As The Hill reported:

    The [Finance committee] has sweeping jurisdiction over taxes, healthcare and trade ...

    Some Democrats and liberal stakeholders are nervous about the prospect of putting that much power in Wyden's hands.

    He could be a wild card, one ensconced in a very influential position.

    2014 IS COMING. Build up the Senate. Win back the House : 17 seats. Plus!

    by TRPChicago on Wed Apr 24, 2013 at 08:18:30 PM PDT

  •  And while we're on shaky ground...explosions (2+ / 0-)
    Recommended by:
    jan4insight, Egalitare

    and fires in Mobile, Alabama, right now.  LNG fuel barges.

  •  Stdent Loan thing is coming to a head soon (3+ / 0-)
    Recommended by:
    Azazello, Dogs are fuzzy, Pariah Dog

    Every god damned week I field a call from some collection bozo trying to get me to verify employment and nick the social security number of one of my under age 30 employees. I hang up on the jerks or tell them I don't give out information to people I don't know. These kids are so in debt they will never get out of it between interest, late payment penalties and pre-paid debit card fees that some of these goons insist be use to make payments. More than 50% of my work force is in student loan hell. I never saw before this until three years ago.  All these kids wanted was an education and a good job. Instead they are in deep debt with no real job prospects and are are working in the food service industry. At least I pay them what should be the new minimum wage but that isn't enough to get them out of debtor's hell.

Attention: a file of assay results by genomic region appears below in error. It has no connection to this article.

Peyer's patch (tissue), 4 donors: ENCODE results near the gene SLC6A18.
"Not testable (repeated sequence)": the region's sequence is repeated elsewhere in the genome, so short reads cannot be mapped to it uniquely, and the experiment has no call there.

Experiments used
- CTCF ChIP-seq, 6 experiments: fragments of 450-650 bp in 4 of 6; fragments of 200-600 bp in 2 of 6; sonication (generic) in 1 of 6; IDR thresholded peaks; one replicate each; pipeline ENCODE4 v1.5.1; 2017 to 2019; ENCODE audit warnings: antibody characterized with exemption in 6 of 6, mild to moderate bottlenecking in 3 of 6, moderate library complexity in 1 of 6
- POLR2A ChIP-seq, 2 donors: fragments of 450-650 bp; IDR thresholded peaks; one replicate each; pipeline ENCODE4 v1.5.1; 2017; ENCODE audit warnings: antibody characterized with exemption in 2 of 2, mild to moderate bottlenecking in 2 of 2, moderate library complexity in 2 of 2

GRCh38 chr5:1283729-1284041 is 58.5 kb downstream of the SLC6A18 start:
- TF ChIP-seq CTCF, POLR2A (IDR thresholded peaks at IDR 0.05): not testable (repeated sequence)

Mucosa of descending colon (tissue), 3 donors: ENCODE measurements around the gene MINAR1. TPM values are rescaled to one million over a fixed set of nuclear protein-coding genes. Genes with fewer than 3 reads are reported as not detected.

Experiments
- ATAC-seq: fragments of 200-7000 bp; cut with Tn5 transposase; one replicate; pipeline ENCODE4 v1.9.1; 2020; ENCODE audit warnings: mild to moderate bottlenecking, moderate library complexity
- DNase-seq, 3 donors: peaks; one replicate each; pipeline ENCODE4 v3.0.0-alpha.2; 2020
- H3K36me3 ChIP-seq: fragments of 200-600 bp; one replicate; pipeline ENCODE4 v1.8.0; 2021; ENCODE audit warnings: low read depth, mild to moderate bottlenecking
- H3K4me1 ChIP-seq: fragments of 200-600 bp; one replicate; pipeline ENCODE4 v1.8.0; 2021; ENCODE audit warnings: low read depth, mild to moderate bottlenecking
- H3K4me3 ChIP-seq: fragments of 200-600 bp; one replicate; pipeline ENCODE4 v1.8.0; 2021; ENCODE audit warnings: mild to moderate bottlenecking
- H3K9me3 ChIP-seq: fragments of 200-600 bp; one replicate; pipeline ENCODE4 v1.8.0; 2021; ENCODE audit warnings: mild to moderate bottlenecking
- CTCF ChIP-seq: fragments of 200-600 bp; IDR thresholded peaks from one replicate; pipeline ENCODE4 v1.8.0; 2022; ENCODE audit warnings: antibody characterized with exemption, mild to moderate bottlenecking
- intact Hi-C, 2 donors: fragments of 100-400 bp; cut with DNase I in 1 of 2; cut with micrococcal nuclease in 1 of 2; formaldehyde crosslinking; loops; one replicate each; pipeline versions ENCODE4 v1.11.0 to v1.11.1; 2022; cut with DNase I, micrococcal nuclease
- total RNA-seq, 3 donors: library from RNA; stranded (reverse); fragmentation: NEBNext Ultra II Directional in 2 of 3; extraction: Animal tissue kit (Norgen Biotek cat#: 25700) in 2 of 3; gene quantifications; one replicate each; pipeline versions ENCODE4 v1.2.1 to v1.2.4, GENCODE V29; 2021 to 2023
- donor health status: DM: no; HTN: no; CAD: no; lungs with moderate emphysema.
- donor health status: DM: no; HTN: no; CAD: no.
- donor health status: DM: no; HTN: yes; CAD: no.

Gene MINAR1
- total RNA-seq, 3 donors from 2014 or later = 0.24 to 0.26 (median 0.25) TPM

•  STEM worker shortage? (0+ / 0-)

    Implications for both education and immigration lie in the article "Study: There may not be a shortage of American STEM graduates after all" about science, technology, engineering and math worker shortage perhaps being mythical.

    Is the real reason companies want liberal policies on that H-1B this (my emphasis)?

    The answer to whether there is a shortage of such workers has important ramifications for the immigration bill. If it exists, then there’s an urgency that justifies allowing companies to bring more foreign workers into the country, usually on a short-term H-1B visa. But those who oppose such a policy argue that companies want more of these visas mainly because H-1B workers are paid an estimated 20 percent less than their American counterparts. Why allow these companies to hire more foreign workers for less, the critics argue, when there are plenty of Americans who are ready to work?

    The EPI study said that while the overall number of U.S. students who earn STEM degrees is small — a fact that many lawmakers and the news media have seized on — it’s more important to focus on what happens to these students after they graduate. According to the study, they have a surprisingly hard time finding work. Only half of the students graduating from college with a STEM degree are hired into a STEM job, the study said.

    That ties in with something on Last Word last night about interests in Congress very happy with high unemployment. A constant pool of unemployed, something some mill owners in the South I knew used with constant rotating lay offs and buses bringing in workers from 50-100 miles away, is absolutely great for depressing wages and union organizers.

    The only foes that threaten America are the enemies at home, and those are ignorance, superstition, and incompetence. [Elbert Hubbard]

    by pelagicray on Thu Apr 25, 2013 at 04:31:51 AM PDT